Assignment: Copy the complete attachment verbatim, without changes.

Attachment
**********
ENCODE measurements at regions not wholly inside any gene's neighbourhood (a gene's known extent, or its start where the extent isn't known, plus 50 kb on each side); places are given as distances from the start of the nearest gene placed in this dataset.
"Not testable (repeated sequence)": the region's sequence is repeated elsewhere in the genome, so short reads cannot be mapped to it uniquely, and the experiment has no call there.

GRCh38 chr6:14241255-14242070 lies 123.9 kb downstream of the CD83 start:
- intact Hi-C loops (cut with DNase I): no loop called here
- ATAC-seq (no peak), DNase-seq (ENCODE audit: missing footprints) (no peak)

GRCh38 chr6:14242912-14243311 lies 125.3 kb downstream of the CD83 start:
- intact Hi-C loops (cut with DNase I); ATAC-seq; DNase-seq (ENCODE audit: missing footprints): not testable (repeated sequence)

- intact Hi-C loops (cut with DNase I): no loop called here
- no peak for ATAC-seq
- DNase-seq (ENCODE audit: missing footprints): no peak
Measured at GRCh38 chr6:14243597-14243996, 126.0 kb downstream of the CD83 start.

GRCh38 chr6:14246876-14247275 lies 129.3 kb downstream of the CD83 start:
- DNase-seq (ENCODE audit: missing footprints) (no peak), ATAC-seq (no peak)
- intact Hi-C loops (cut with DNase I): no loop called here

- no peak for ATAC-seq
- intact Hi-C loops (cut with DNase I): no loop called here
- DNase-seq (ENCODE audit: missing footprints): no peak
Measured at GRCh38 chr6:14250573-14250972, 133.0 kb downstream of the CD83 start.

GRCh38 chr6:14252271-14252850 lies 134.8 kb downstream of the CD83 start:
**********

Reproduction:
ENCODE measurements at regions not wholly inside any gene's neighbourhood (a gene's known extent, or its start where the extent isn't known, plus 50 kb on each side); places are given as distances from the start of the nearest gene placed in this dataset.
"Not testable (repeated sequence)": the region's sequence is repeated elsewhere in the genome, so short reads cannot be mapped to it uniquely, and the experiment has no call there.

GRCh38 chr6:14241255-14242070 lies 123.9 kb downstream of the CD83 start:
- intact Hi-C loops (cut with DNase I): no loop called here
- ATAC-seq (no peak), DNase-seq (ENCODE audit: missing footprints) (no peak)

GRCh38 chr6:14242912-14243311 lies 125.3 kb downstream of the CD83 start:
- intact Hi-C loops (cut with DNase I); ATAC-seq; DNase-seq (ENCODE audit: missing footprints): not testable (repeated sequence)

- intact Hi-C loops (cut with DNase I): no loop called here
- no peak for ATAC-seq
- DNase-seq (ENCODE audit: missing footprints): no peak
Measured at GRCh38 chr6:14243597-14243996, 126.0 kb downstream of the CD83 start.

GRCh38 chr6:14246876-14247275 lies 129.3 kb downstream of the CD83 start:
- DNase-seq (ENCODE audit: missing footprints) (no peak), ATAC-seq (no peak)
- intact Hi-C loops (cut with DNase I): no loop called here

- no peak for ATAC-seq
- intact Hi-C loops (cut with DNase I): no loop called here
- DNase-seq (ENCODE audit: missing footprints): no peak
Measured at GRCh38 chr6:14250573-14250972, 133.0 kb downstream of the CD83 start.

GRCh38 chr6:14252271-14252850 lies 134.8 kb downstream of the CD83 start: